January 29, 2009
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'You Fancy Yourself' revisits childhood
By JOHN COULBOURN - Sun Media


TORONTO - In many ways, playwright/performer Maja Ardal is a creature of the Canadian stage -- a student of the late George Luscombe and a member of the storied company he created under the banner of Toronto Workshop Productions.

In her latest work, however, Ardal takes everything Luscombe taught her and returns it to her pre-Luscombe days, revisiting a childhood played out in the streets of 1950's Edinburgh, after the young Ardal and her Icelandic parents emigrated to Scotland.

Indeed, it is that very move that Ardal chooses to launch You Fancy Yourself, a memory play in which she revisits the streets of her childhood and weaves the characters she meets there into a delightful evening of theatre.

You Fancy Yourself opened Tuesday in the Theatre Passe Muraille Backspace, produced in association with Contrary Company.

The story is told through the eyes of young Elsa, who is but four years old when we meet her, recovering from seasickness as she catches her first sight of the city that will become her new home.

At first, Elsa's new world is populated only by her take-charge mother and her beloved father, but soon it grows to encompass, not just the frightening Scrubbing Lady (an old crone charged with keeping the stairs of the tenement clean), but also the timid young Adele, who at the same age as Elsa, is as shy and quiet as Elsa is outgoing and gregarious.


Despite the differences, not only in their personalities, but in their backgrounds, they bond, and soon the friendship they've formed is carried over into the perilous world of Miss Campbell's class at Bruntsfield School.

Enrolled though they may be at Bruntsfield, the two girls are not exactly embraced, Elsa because of her foreign roots and take-charge ways and Adele because of her other-worldliness and her poverty.

Ardal herself plays all 11 characters in the work, from the young Elsa to the swaggering Michael Bailey, the 11-year-old big man on campus whose whistle awakens not only envy and ambition but a few feminine feelings as well in the heart of the tomboy Elsa has become.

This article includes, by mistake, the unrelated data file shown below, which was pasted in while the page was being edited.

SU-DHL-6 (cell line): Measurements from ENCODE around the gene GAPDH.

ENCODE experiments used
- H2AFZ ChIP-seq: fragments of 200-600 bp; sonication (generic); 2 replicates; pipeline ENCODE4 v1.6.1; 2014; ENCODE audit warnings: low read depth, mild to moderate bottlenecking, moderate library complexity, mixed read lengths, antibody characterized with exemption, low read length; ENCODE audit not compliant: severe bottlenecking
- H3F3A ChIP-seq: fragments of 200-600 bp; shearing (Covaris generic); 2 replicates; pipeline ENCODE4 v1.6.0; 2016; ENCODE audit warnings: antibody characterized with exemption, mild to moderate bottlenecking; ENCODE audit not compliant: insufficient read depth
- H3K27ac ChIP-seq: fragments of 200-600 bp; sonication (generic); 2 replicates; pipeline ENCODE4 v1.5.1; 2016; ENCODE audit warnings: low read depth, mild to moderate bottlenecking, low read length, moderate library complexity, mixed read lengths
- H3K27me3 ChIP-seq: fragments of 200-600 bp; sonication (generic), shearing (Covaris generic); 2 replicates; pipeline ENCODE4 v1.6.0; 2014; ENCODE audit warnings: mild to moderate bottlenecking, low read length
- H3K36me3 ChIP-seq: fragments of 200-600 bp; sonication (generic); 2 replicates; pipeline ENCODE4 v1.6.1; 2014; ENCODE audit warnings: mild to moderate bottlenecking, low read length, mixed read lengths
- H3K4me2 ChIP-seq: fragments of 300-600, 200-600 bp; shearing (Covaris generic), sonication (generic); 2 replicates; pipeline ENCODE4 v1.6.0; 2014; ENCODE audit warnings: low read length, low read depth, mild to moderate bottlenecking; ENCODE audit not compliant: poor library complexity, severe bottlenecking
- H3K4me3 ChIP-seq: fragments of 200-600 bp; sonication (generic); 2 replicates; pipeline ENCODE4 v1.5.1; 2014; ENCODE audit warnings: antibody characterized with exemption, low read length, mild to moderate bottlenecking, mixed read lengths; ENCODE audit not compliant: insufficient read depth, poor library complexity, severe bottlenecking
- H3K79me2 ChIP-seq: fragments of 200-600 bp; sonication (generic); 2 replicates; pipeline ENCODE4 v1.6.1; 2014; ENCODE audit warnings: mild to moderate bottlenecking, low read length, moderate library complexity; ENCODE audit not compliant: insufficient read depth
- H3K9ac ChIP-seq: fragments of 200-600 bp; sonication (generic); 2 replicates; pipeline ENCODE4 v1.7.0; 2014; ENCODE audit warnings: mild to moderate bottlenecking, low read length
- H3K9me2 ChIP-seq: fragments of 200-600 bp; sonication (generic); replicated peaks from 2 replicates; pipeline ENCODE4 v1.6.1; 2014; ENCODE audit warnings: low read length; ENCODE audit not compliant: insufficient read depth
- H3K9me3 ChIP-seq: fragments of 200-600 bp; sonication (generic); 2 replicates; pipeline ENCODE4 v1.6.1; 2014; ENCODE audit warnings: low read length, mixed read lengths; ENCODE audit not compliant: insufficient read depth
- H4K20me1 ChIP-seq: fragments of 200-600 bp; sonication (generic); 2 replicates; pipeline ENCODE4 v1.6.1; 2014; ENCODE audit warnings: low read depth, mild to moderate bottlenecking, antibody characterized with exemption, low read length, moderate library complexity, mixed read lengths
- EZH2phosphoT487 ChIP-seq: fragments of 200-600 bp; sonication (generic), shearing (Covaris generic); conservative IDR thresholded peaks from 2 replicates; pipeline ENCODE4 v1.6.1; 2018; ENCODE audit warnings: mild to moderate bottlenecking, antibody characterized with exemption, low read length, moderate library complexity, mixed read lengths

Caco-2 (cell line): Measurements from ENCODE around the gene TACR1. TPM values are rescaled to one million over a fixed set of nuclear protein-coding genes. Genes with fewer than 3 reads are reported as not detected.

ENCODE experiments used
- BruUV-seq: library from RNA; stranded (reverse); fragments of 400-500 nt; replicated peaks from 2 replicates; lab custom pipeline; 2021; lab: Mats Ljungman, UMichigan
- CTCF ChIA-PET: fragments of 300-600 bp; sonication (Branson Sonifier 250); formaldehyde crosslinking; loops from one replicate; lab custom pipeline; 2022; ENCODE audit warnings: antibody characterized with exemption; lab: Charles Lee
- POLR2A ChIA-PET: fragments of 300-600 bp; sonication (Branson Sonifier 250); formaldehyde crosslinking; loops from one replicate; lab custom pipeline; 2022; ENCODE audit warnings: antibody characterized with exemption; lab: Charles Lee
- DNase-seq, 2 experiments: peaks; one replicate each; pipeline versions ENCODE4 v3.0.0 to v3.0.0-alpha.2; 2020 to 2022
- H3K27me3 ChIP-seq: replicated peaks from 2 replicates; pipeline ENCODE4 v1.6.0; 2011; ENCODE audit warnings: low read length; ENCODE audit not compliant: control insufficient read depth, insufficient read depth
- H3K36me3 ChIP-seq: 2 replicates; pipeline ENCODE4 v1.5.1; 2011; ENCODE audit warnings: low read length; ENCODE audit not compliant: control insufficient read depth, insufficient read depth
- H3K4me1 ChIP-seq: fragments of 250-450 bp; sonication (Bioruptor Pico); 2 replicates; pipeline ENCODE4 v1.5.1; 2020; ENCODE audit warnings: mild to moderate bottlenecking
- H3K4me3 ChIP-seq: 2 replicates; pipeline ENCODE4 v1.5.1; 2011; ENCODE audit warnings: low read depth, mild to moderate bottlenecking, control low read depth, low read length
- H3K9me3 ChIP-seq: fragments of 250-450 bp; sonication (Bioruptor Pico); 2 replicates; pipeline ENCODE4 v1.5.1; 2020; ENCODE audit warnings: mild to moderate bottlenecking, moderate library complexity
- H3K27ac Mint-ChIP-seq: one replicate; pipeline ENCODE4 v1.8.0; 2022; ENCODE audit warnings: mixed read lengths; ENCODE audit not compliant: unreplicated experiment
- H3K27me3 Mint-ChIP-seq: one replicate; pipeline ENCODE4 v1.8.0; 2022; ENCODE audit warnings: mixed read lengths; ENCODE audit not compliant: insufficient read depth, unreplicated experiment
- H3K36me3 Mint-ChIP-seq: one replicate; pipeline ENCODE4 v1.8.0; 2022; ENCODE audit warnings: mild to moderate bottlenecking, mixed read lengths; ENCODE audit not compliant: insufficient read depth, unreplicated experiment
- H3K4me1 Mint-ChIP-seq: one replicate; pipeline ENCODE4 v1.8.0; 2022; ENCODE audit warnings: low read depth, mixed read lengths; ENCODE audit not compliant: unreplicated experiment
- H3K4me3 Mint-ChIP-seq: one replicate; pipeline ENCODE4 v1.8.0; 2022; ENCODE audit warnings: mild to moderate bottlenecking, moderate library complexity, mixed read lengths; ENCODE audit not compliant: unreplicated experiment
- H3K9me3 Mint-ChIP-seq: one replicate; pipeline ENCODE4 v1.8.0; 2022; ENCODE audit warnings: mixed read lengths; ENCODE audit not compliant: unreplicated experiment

And under the direction of Mary Francis Moore, she does it all with minimum fuss and bother, limiting herself to only two costumes and instead relying on her voice and her physicality to make the switch from character to character, as the story unfolds on Julia Tribe's stunningly simple set.

Best of all, under Moore's direction, Ardal (who once served as artistic director of Young People's Theatre and hence, one assumes, knows kids quite well) keeps the cloying cuteness to a minimum, painting Elsa in delightful shades of flawed humanity and trusting her audience will swallow reminiscences that aren't all sickly sweet. Thanks to her performance we are allowed to learn to love Elsa and her friends, despite their faults, in a world that too often would have us believe that children have no faults. To hear Elsa recite the gory details of the massacre at Glencoe or impart the news that her rival has the mumps is to touch the real heart of childhood.

Best of all, in a world where too often we attempt to carve our theatre into packages that fit arbitrary time frames, Ardal simply takes the time it takes to tell her story, unencumbered and unbothered by the deadlines imposed on similar tales to make them festival-friendly.

Clocking in at under two hours, with intermission, YFY certainly doesn't feel long and, more importantly, as it stands now, it does a bang-up job of telling the story Ardal wants to tell.

And that's a story her audience will be delighted to hear.


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